It was surprising not to hear more about efforts to bring down the high unemployment rate – 9.6%  in mid-April, according to City Controller Alan Butkovitz’s latest Economic Report – notwithstanding a “blueprint for action” contained in a January 2013 Philadelphia Jobs Commission report. In fact, in April 8, 2013 testimony, the Commerce Department’s Chief Operating Officer Kevin Dow told Councilman W. Wilson Goode, Jr. (who sat on the Jobs Commission) that the administration had not made a final decision whether or not to keep the Commission intact, as recommended in the report in order to hold the city accountable on jobs creation and retention on a continuing basis. 

You mentioned format changes? 

As Councilman Green suggested, the short window to ask questions is inadequate and frustrating. Because Council members come and go during any given testimony, many of the same questions are repeated.

How about pooling questions to avoid plowing over the same ground again and again? 

Each Council member chairs a committee that handles specific areas of city government. Councilman Curtis Jones, Jr., for instance, is in charge of the Committee on Public Safety that addresses all matters relating to the police and fire departments. Why not consider giving Councilman Jones the floor for a majority of the allotted time period to ask in-depth questions of those two department heads? And to continue with an especially meaningful line of inquiries without being interrupted by the alarm bell? This would not preclude other Council members from asking questions, but would at least better ensure that questions truly relevant to the purpose of the budget hearings get asked and answered.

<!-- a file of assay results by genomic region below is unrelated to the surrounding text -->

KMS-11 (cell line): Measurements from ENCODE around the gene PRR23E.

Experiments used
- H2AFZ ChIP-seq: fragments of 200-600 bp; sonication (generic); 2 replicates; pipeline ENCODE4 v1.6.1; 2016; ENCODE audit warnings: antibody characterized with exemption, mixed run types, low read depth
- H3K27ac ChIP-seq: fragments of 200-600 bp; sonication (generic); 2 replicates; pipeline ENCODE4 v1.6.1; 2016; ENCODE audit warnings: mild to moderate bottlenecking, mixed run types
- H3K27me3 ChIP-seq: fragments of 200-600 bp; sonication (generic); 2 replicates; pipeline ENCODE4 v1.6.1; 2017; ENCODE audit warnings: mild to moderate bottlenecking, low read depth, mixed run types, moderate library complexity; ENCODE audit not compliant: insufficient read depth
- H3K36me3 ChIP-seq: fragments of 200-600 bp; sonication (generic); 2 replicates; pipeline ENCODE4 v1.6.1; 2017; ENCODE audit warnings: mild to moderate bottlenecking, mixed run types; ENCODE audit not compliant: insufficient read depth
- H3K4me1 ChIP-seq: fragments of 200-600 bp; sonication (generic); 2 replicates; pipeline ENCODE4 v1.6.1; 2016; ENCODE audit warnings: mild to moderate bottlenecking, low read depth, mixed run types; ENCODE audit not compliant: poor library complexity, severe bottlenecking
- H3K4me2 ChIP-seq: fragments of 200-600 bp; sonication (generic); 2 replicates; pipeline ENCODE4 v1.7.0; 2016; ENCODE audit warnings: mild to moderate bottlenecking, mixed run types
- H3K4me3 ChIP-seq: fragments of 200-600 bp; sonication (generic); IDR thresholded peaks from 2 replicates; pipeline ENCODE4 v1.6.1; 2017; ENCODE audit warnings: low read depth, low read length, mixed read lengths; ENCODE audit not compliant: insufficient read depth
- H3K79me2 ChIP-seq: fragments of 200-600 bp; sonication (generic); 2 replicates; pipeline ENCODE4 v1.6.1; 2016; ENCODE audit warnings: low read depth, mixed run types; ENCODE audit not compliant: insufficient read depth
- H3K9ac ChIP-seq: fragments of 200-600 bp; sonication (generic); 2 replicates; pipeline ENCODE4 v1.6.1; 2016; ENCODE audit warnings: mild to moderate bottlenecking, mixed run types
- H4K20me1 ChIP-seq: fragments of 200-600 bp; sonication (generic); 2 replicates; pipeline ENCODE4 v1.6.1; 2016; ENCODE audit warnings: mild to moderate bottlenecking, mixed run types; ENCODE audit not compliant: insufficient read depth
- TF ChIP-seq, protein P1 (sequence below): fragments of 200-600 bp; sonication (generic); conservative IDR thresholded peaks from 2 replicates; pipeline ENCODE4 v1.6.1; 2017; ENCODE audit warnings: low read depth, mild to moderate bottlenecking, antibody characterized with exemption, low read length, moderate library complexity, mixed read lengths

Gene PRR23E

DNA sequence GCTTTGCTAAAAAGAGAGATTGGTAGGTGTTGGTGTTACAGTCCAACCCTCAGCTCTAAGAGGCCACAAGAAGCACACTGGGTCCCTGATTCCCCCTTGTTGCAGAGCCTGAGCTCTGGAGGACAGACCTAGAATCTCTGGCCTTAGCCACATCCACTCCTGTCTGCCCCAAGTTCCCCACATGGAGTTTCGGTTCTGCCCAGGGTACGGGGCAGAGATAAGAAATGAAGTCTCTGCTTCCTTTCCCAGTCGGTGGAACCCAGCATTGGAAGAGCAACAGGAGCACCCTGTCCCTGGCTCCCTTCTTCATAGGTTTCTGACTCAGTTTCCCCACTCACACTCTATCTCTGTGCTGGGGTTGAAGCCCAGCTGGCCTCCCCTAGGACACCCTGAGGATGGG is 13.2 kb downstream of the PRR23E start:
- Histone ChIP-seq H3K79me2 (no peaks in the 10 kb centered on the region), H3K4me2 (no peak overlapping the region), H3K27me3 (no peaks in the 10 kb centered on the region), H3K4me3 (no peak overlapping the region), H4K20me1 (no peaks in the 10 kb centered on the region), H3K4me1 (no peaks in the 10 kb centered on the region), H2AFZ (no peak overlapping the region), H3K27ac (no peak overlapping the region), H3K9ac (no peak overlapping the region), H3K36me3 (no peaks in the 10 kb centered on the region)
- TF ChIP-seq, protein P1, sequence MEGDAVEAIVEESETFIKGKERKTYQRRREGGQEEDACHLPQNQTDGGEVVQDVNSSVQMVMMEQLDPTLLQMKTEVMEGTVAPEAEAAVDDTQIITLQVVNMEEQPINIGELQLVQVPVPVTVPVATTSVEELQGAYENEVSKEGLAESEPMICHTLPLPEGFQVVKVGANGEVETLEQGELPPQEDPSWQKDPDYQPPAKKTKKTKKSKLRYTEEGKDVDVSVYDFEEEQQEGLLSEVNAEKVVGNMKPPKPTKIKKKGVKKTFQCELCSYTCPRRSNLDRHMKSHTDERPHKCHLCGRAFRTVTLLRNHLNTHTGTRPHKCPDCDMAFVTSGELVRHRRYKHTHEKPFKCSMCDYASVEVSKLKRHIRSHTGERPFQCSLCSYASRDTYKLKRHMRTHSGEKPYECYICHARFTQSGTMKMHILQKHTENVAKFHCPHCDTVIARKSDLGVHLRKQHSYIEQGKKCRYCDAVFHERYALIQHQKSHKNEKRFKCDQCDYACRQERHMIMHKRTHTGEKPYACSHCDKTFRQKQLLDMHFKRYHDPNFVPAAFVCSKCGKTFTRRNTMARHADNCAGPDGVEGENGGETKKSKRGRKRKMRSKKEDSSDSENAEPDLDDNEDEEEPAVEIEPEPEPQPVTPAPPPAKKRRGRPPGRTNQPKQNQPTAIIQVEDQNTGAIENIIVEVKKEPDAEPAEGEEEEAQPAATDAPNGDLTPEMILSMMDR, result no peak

Anything else? 

One final thought – and this one relates to transparency, which we believe the public expects more and more from its government in an age where it’s technologically possible to make data readily available. During the budget hearings, Council members make multiple requests for follow-up information from the administration. Yet it is unclear whether the additional information is ever provided and, if so, how to access it. All budget information should be publicly available and easy to find online.  

Is there such a thing as "too much" public information?  

Not in our view. It’s pretty simple: if the information belongs in the public domain, it should be accessible. It is up to taxpayers to decide what they wish to read.